The main G-20 summit was a sideshow really and the released communique was unanimous only by being bland and not committing anyone to anything. Disagreements on trade and climate change continue. As for the main event, although expectations were building ahead of the Trump/Xi meeting, on balance they exceeded them even if it still feels like a fragile equilibrium. At the moment I’m relieved we went back to being more constructive on credit a couple of weeks ago as news of this meeting broke at the same time as Draghi’s very dovish Sintra speech. The two most positive things from the weekend were that President Trump won’t put the additional tariffs on China for the “time being” and that he softened his stance on Huawei. He will allow US companies to sell some equipment to Huawei, as long as it was “no great national security problem”. At the moment there is no clarity on whether this means Huawei will be taken off the ‘entity list’ of the US Commerce Department, but Trump has promised to discuss this soon and suggested they’ll leave this controversial issue to the end of trade negotiations which is likely to be seen as a positive as its now not standing in the way of an outline deal. However, Trump’s decision to grant Huawei some temporary relief has drawn criticism back home with Senator Marco Rubio tweeting “If President Trump has agreed to reverse recent sanctions against #Huawei he has made a catastrophic mistake.”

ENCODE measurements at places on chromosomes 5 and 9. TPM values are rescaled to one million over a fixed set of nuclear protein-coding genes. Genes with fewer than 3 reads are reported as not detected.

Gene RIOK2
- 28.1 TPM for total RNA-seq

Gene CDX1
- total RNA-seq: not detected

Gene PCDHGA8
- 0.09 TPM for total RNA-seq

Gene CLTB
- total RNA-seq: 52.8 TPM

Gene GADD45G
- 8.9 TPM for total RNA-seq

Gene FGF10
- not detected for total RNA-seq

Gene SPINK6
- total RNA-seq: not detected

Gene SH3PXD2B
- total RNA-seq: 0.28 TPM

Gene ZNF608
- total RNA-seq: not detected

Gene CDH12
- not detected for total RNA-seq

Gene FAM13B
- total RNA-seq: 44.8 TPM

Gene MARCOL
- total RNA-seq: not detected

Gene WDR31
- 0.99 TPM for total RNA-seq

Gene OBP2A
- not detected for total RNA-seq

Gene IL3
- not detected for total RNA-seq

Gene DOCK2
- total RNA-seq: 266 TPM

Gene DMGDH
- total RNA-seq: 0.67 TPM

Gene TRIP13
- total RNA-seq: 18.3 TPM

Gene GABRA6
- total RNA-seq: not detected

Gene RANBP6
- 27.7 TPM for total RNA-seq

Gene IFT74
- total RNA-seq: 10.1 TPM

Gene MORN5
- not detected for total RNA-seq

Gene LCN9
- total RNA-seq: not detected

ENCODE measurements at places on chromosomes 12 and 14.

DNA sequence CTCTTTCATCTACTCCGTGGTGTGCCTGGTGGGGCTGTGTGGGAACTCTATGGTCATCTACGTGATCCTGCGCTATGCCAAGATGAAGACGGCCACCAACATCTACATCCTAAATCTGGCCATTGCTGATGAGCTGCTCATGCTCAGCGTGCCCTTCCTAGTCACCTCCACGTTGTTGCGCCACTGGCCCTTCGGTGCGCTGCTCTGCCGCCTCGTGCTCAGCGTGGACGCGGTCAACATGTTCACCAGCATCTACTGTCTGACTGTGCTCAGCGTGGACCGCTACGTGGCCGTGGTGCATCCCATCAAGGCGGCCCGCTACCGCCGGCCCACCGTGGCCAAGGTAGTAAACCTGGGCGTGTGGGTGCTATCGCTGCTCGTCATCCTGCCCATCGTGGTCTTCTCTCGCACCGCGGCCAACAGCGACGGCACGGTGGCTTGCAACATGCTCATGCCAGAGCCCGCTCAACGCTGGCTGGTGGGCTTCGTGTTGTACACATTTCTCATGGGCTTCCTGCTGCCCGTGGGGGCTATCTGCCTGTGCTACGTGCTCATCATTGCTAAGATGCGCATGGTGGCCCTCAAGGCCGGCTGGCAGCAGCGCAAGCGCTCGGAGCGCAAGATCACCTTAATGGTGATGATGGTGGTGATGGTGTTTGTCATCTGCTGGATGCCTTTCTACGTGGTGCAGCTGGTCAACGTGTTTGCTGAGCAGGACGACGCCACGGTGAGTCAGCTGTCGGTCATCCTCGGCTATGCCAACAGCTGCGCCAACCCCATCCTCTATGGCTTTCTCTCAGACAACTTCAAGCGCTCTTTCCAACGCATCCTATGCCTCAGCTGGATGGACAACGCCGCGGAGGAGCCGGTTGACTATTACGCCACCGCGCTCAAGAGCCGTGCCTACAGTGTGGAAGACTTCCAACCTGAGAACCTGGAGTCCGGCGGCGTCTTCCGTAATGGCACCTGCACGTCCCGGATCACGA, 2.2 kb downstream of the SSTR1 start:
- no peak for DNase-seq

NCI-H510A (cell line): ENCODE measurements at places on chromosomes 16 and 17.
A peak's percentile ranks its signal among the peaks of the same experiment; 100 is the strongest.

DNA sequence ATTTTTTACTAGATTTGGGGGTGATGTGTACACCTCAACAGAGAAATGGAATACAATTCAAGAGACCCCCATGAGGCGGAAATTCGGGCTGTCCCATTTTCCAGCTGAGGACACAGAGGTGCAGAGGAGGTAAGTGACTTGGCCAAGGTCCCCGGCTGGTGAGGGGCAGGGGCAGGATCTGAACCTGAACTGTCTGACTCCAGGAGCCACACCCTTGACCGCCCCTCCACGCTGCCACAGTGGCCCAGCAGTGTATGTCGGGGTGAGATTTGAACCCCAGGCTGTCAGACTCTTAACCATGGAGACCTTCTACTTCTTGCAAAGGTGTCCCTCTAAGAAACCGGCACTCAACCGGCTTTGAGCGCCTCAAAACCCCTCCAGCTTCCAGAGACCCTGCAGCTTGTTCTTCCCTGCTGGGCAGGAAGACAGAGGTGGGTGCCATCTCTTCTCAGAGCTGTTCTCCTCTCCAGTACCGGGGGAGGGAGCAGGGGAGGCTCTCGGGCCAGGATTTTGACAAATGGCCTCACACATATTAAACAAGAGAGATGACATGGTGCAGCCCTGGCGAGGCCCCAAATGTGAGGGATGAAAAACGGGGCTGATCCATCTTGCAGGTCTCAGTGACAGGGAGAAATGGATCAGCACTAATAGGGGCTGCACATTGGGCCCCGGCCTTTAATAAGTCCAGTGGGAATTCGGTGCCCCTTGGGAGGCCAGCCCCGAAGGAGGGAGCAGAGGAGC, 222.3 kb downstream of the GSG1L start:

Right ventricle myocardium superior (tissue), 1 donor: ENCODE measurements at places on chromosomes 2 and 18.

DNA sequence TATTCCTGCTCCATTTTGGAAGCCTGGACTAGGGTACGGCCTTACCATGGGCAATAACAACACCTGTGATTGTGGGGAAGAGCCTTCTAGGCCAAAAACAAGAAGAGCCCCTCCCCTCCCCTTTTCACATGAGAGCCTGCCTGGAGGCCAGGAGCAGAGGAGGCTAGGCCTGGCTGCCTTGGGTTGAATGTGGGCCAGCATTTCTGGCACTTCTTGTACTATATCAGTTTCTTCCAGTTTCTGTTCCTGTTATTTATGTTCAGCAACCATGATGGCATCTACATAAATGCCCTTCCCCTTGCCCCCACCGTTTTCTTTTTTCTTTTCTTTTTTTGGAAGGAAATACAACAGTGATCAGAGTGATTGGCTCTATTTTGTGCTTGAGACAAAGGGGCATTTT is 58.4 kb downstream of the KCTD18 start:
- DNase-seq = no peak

Trump also said Xi promised that China will buy “tremendous” amounts of US agricultural products, and that the US will “give them a list of things” they would like China to buy. However, Chinese official media reports are not as clear on this and suggested only that Trump hopes China will import more American goods as part of the trade-war truce. Meanwhile, there has been no official communication from China. So whether China sees things the same way is not clear, but on balance it seems a more positive backdrop for talks to continue even if there is not currently any roadmap. Elsewhere, Trump continued his criticism of the Fed over the weekend saying the Federal Reserve “has not been of help to us at all” in his trade spat with Beijing and added “Despite that, we’re winning, and we’re winning big because we have created an economy that is second to none”.
Meanwhile, in an interview on Fox News, Larry Kudlow, the White House National Economic Council director, said that Mr Trump isn’t offering a “general amnesty” to Huawei Technologies as part of an agreement to restart trade talks while adding that there are no firm promises and no timetable for completion of a potential sweeping trade agreement, and that China still needs to address the issues that the U.S. has said caused the discussions to fall apart in early May. He repeated that the U.S. and China are 90% done on a trade deal but the final 10% will be the hardest.